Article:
The ephemeral nature of AWS Lambda functions might have you believe that techniques like in-memory caching cannot be utilized like you would with a conventional server, but that’s not the case! Let’s check out why.
To understand this first you need to understand how the Lambda function lifecycle works. Suppose you had a function named “query”, the first time it’s invoked, AWS will fetch your zipped source code from S3, launch a container in the cluster to represent your function, and the event is passed to your handler, finally returning the response as shown below, simple right?
After the invocation Lambda will “freeze” your container preventing it from doing “async” or “background” work. A subsequent request will “thaw” the container and pass the new event to your function handler. This container will remain in the cluster, ready to “thaw” and serve requests so long that it isn’t idle for too long, after which it may be discarded entirely. These details are unspecified by AWS.
So far we’ve only looked at successive calls to a function, what about concurrent calls? This is where AWS Lambda gets a lot of its power. A single Lambda function container can only serve one invoke at a time, so concurrent requests will trigger AWS to fetch and launch additional containers for response. These containers will come and go as necessary to serve your traffic.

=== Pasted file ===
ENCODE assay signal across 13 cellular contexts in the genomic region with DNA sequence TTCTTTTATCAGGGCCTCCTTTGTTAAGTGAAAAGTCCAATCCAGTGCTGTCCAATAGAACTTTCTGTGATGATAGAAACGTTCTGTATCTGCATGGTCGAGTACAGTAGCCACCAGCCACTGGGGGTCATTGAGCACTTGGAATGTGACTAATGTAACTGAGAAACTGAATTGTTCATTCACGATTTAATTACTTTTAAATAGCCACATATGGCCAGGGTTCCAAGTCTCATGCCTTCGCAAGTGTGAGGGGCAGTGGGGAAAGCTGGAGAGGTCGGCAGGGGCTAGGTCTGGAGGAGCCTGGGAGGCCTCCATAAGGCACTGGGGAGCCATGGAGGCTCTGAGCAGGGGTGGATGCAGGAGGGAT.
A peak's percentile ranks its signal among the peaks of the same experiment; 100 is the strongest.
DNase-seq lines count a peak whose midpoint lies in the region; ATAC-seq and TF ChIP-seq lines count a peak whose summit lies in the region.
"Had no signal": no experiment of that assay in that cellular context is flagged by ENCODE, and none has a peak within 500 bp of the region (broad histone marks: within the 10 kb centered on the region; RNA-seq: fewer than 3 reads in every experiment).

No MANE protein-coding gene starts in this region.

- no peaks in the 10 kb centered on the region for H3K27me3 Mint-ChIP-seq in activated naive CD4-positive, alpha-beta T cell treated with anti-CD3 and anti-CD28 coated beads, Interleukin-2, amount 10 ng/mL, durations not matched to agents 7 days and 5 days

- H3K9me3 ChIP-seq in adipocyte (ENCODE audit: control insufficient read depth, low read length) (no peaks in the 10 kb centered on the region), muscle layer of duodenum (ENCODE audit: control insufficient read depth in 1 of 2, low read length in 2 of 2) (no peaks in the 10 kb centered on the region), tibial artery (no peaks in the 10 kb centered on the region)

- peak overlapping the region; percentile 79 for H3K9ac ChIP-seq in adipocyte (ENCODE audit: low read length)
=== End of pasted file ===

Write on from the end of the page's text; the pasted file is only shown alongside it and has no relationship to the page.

With those basics out of the way, back to the topic of caching. Conceptually you should consider the each invoke to be completely isolated, but in reality this is simply not the case. It might be easy to write this off as an implementation detail, but I can’t see it changing any time soon.
Because the container sits around waiting for subsequent requests and the memory allocated to it does not magically disappear each time, we can store data for future requests. The diagram below shows how you may typically access an external resource such as S3, with a caching mechanism such as LRU you can store “hot” data for immediate access, 1–2s requests to S3 can quickly become milliseconds.
Note that you are of course limited by memory, as the largest Lambda function currently allows for 1536 MiB of data, though I think that is plenty for most use-cases.
One thing to consider is that as your concurrency grows, the hit rate will decrease, as the data may not exist in that particular container, so you will have to consider this in your use-case.
If the additional cost and latency is not a problem, a centralized cache such as Redis (via Elasticache for example) may be more ideal, however in either case you might as well take advantage of the memory you already have available!
This is relatively trivial but I hope it helps some people realize that Lambda is a bit more flexible than you may have previously thought.
As always, if you’re in need of uptime & performance monitoring please take a look at Apex Ping!